Masterplan Paraty, Paraty, Brazil
Bernardes Arquitetura

Recently, Paraty, an important historical town in colonial Brazil, has become world-renowned for its unique quality of merging a historic architectural complex, a lush forest and a calm bay, three hours away from the country’s largest metropolises of Rio and São Paulo. The city, whose historical center remained exceptionally preserved (officially being considered for listing by the Unesco), hosts today important international events such as the International Literary Festival of Paraty. However, the pressure that these activities have placed on local populations and the environment brought about key challenges to accommodate the city’s unprecedented urban growth.
The recent completion of the Paraty-Cunha road (RJ-165) through the Serra da Bocaina mountain range is an important trigger to this project as it directly connects the city to Via Dutra (BR-116), the main expressway linking Rio to São Paulo. This new connection reduces the travel time between São Paulo and Paraty in 40 minutes, bringing the region closer to the largest urban and business center in Latin America, and the heavily industrialized Paraíba Valley.
Today, Paraty’s urban development is locked between its surrounding mountains and the bay. The project site, a former 1.3Ha-palm tree farm (five times the current urban footprint of the historical part of the city), is among the few available real-estates in the area and is in a key location along the Paraty-Cunha road, the new gateway to the city. With this in mind, the project established three macro-planning areas: I. the edge of the Paraty-Cunha road with denser commercial activities; II. the multipurpose core weaved to the new Matheus Nunes river park; III. the area reserved for exclusively residential developments. In order to achieve greater connectivity among these areas, and to link them to remaining forest fragments around the site, the project uses integrated urban and landscape design solutions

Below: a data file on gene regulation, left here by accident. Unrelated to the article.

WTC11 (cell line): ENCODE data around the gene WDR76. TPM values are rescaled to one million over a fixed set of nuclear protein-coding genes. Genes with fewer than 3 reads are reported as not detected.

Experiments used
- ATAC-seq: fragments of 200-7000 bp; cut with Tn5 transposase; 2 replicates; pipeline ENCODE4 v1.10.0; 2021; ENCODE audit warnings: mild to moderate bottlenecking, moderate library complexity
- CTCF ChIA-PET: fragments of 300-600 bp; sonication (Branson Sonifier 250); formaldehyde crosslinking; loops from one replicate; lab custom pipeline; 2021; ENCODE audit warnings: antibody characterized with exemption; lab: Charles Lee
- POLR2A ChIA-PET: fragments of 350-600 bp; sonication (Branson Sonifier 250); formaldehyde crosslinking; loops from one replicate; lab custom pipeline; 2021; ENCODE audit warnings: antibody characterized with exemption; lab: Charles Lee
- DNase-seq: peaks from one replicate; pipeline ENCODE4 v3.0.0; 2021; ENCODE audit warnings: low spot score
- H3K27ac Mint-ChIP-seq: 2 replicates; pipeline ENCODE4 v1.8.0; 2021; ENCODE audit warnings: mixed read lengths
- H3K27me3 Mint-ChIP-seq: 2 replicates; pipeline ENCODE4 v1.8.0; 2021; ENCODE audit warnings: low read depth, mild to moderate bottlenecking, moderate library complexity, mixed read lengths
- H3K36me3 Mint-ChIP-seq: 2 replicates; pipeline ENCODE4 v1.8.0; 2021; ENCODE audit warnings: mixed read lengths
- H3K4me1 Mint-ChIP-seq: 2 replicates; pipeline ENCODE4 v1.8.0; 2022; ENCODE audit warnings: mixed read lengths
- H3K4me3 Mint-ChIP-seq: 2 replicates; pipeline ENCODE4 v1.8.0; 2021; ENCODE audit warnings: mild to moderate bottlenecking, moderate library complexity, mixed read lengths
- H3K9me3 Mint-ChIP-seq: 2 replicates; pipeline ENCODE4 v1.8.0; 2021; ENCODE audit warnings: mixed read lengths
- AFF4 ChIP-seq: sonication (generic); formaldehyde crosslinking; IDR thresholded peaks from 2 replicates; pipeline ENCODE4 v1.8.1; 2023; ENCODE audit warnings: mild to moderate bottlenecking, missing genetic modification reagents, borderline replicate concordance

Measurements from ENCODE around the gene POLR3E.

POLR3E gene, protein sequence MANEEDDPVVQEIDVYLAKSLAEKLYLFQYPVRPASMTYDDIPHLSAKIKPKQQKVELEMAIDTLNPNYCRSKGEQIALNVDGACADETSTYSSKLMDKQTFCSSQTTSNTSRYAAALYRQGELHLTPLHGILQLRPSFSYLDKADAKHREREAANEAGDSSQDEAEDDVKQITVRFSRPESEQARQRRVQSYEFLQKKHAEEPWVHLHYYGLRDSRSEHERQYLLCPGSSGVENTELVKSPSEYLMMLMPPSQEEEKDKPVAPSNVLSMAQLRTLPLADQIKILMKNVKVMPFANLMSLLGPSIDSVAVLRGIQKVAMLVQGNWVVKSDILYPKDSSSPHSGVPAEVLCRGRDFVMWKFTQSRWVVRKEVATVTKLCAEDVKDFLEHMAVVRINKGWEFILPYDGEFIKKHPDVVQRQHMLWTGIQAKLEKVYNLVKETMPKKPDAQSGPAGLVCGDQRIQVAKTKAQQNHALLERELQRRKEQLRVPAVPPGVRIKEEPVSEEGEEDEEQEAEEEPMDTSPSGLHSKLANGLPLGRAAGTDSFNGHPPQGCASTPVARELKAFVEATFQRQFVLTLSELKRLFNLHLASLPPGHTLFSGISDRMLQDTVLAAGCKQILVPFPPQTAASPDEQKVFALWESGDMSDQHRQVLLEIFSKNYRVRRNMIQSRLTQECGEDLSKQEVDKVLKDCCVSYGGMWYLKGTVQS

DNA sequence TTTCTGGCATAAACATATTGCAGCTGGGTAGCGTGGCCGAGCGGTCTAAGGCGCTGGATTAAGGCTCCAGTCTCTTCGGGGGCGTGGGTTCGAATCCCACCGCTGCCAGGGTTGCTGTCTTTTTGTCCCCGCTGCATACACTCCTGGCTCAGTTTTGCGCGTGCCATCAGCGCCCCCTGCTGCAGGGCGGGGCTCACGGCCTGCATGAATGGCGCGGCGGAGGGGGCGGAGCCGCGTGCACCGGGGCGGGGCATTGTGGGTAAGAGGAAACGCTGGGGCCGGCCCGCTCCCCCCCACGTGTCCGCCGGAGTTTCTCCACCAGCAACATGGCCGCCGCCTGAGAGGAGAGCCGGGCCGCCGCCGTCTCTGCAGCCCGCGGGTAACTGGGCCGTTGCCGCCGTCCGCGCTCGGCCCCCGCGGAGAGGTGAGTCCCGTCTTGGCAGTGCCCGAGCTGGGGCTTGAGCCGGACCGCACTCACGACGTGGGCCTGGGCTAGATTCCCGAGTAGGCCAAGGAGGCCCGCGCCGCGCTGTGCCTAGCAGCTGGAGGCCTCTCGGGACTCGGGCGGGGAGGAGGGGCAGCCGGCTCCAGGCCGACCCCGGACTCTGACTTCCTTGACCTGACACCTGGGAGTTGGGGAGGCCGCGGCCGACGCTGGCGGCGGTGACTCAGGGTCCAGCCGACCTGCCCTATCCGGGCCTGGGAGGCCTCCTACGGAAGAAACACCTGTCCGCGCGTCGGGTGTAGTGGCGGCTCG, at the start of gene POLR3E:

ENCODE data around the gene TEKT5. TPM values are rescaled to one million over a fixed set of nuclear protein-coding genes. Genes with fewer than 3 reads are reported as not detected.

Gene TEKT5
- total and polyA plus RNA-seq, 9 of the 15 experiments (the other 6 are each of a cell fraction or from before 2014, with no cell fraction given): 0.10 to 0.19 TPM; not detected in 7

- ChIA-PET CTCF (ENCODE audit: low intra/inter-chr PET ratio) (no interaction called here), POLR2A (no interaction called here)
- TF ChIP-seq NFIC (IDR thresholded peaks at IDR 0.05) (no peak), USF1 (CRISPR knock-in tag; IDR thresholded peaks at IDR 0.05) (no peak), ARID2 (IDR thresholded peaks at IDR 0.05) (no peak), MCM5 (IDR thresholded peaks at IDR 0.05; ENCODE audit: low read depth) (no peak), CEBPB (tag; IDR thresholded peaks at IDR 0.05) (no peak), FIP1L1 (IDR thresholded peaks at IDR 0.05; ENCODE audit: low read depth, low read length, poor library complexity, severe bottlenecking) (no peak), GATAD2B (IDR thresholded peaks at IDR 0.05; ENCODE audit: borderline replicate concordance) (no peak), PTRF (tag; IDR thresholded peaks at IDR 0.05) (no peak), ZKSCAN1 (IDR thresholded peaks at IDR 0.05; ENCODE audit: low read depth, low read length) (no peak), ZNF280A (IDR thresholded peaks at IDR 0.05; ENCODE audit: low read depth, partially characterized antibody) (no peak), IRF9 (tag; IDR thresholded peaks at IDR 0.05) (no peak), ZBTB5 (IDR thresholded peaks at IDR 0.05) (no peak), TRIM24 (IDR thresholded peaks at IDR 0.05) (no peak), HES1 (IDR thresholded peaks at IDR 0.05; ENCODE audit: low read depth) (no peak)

Its open space system is organized in three types: I. conservation areas for wildlife; II. ecological parks; and III. greenways. The first is composed of green corridors, mainly for ecological restoration of native species combined to road configurations that prioritize pedestrians and bikers. The ecological parks make the transition between these corridors with the urbanized area while offering large green areas for recreation in contact with nature and outdoor activities. The greenways are densely vegetated streets close to conservation areas, which are paired with the small neighborhood plazas to play the role of ecological corridors on a smaller scale.
In addition to the project’s ‘green infrastructure’ strategies, specific ‘blue infrastructure’ measures have been designed to create low-impact drainage systems with the use of bio-swales, rain gardens and the maximization of permeable surfaces. These allow the infiltration of water in the soil, allowing the aquifer to recharge improving water quality and substantially reducing flood risks. These features have been fully integrated into the design of sidewalks, roads, bike paths and parks to seamlessly distribute low-impact infrastructures throughout the site. These are also being added to roads weaving the surrounding urban fabrics to link them to the systems implemented by the project.
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